I think you should only look at relative errors for bitcoins, or share or commmodity prices. A 1% error should be weighted the same when bitcoin is at 1$ as when it is at 10000$
 
  • Like
Likes Tom.G
  • #14
Office_Shredder said:
Just a quick starting question - is your code attempting to compute the exact same technical predictors, fit the exact same model, and using the exact same training and test data?
The technical predictors are the same used by the authors of the article. I also tried to add others: MACDS, MACDH and ROI, but the result does not change.
My dataset is more updated, but I tried to use the data of the same period indicated in the article and I always get that LSTM works better than SVR + LSTM.
No I have idea of how the authors have implemented the SVR+LSTM model, because on this stage, they have not been very detailed in the description. For this reason I am asking your opinions here. I just know that my code is OK. The only difference I know is that I have not implemented a Montecarlo method to estimate LSTM hyperparameters.

willem2 said:
I think you should only look at relative errors for bitcoins, or share or commmodity prices. A 1% error should be weighted the same when bitcoin is at 1$ as when it is at 10000$

I use the Mean Absolute Error because in the article it is used, but I can also use the Relative one. I don't think it's a problem.
 

Related to Forecasting Bitcoin (BTC) with Machine Learning

1. How accurate is machine learning in forecasting Bitcoin?

The accuracy of machine learning in forecasting Bitcoin depends on various factors, such as the quality of data used, the complexity of the model, and the time frame of the forecast. Generally, machine learning models can achieve an accuracy of around 70-80%, but this can vary depending on the specific approach and data used.

2. Which machine learning algorithms are commonly used for Bitcoin forecasting?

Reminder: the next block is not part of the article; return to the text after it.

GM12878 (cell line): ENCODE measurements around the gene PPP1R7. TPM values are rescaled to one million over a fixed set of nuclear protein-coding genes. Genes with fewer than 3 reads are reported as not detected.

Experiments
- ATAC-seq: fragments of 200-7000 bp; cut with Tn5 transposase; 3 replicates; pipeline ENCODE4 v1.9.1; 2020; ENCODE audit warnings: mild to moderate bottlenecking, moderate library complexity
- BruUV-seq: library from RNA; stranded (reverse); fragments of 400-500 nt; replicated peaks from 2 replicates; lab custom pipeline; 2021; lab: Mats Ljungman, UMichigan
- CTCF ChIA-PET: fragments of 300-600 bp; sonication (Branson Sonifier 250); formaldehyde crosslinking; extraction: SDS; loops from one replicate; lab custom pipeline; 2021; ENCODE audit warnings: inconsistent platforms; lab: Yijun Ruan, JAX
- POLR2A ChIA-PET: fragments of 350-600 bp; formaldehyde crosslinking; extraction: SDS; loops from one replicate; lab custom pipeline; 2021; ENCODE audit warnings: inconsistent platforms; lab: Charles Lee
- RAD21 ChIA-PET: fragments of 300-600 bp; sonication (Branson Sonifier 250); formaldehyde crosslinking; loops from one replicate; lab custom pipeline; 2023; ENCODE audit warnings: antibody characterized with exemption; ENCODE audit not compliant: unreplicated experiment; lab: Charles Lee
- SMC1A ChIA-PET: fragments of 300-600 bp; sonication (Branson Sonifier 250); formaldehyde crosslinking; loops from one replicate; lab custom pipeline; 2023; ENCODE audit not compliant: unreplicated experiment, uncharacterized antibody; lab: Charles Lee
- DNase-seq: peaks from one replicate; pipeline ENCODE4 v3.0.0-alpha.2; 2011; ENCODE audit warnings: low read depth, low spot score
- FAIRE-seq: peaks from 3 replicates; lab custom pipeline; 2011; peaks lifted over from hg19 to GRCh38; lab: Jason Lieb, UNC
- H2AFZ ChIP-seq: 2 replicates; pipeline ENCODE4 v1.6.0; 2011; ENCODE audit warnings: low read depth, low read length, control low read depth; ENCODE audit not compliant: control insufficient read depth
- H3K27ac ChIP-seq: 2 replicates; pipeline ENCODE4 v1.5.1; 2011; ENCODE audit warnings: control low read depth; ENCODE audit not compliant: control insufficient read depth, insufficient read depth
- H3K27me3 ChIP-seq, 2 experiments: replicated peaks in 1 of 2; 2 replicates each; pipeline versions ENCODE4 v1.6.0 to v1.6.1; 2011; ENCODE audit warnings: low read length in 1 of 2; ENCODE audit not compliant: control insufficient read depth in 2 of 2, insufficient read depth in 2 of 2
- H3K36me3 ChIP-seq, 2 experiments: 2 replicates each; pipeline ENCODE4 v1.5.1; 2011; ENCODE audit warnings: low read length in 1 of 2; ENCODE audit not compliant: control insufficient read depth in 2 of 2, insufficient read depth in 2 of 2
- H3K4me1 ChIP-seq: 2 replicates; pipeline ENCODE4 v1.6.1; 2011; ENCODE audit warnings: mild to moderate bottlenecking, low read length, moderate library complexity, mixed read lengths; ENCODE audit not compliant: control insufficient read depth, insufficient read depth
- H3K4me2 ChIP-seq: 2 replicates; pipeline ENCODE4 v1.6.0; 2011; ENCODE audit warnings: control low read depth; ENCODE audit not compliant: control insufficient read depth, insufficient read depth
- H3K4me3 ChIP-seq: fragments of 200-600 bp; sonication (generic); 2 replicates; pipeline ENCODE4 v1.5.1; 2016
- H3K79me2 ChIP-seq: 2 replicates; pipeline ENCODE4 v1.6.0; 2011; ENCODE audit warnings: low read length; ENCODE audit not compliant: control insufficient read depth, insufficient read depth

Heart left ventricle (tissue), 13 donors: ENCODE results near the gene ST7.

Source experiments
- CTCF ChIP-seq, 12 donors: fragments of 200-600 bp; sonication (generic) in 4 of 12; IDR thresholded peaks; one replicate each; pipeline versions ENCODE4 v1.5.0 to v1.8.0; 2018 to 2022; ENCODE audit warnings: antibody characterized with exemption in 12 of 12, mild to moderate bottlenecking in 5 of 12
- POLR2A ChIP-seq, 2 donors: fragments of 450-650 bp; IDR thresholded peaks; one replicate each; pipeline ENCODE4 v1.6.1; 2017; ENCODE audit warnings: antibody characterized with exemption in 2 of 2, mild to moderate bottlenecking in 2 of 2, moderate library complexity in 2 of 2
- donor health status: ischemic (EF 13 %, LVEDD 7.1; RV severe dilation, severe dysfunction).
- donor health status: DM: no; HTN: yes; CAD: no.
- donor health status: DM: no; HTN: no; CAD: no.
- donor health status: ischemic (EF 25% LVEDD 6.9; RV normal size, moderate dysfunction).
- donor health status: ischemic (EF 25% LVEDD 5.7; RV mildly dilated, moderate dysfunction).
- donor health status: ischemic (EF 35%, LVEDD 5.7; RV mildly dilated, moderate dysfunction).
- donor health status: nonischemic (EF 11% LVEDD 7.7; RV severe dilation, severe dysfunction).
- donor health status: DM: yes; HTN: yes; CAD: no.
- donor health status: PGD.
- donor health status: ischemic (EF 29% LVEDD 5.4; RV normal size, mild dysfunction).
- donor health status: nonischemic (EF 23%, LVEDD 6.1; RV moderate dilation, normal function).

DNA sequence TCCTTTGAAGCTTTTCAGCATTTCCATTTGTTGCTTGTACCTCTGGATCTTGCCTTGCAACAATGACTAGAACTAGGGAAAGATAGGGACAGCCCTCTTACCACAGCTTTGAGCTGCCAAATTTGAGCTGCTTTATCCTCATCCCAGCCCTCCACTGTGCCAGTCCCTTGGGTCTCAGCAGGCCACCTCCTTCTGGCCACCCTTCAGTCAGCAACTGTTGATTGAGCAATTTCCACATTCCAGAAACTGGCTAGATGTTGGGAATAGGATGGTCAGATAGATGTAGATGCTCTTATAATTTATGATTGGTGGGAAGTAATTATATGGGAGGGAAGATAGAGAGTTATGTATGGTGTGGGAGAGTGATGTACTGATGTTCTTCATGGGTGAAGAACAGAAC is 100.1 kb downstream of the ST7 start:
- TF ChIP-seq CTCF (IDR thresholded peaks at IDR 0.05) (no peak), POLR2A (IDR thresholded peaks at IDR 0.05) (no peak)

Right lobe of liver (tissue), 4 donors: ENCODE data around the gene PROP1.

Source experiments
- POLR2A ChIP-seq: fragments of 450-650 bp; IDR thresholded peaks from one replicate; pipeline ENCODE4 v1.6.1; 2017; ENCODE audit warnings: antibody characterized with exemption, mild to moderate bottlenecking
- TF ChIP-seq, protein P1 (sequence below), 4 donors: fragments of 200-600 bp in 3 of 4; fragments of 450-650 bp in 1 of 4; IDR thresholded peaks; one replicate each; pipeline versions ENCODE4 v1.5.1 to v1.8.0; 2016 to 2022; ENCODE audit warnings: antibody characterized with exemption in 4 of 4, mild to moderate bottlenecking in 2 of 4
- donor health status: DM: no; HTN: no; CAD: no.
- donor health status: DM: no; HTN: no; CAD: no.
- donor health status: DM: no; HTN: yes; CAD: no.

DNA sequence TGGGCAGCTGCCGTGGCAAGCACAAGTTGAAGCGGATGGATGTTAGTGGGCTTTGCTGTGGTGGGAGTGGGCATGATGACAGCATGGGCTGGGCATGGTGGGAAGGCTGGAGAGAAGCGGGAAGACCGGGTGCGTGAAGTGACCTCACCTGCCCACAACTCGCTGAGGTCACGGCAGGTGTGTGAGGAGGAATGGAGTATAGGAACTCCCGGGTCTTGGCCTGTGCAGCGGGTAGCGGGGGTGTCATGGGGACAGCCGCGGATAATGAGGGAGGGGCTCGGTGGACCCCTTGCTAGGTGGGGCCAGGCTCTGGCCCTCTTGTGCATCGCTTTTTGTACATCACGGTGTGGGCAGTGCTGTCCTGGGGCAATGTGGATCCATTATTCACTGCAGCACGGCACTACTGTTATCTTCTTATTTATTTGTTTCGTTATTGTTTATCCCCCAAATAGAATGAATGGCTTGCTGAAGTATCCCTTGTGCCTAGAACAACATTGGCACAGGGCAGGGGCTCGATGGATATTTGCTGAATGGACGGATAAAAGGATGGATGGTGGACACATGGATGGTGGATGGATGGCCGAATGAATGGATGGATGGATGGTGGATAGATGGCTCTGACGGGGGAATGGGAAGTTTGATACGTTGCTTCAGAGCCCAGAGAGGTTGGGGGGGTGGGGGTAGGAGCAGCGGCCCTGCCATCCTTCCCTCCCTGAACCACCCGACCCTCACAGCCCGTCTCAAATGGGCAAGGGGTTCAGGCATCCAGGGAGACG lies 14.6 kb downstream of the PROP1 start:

Some of the commonly used machine learning algorithms for Bitcoin forecasting include linear regression, ARIMA, LSTM, and random forest. Each of these algorithms has its own strengths and weaknesses, and the choice of algorithm depends on the specific goals and data available.

3. Can machine learning predict the price of Bitcoin accurately?

While machine learning can provide insights and predictions about the future price of Bitcoin, it is not a foolproof method for accurate price prediction. Bitcoin is a highly volatile and complex asset, and its price can be influenced by various factors beyond historical data. Therefore, machine learning can provide helpful insights, but it should not be relied upon as the sole source of price prediction.

4. How does machine learning handle the unpredictability of Bitcoin?

Machine learning models can handle the unpredictability of Bitcoin by continuously learning and adapting to new data. This means that as new data becomes available, the model can adjust its parameters and make more accurate predictions. Additionally, some machine learning algorithms, such as LSTM, are designed to handle time series data with high volatility and non-linear patterns.

5. What are some limitations of using machine learning for Bitcoin forecasting?

Some limitations of using machine learning for Bitcoin forecasting include the reliance on historical data, the potential for overfitting, and the inability to account for external factors and events. Machine learning models also require a significant amount of data to train and can be computationally expensive, making it challenging to use for real-time forecasting.

Similar threads

  • Programming and Computer Science
Replies
4
Views
2K
  • Programming and Computer Science
2
Replies
63
Views
9K
  • Programming and Computer Science
Replies
7
Views
6K
  • STEM Academic Advising
Replies
5
Views
988
  • STEM Academic Advising
Replies
9
Views
2K
Replies
6
Views
1K
Replies
10
Views
2K
Replies
3
Views
1K
Replies
5
Views
3K
Back
Top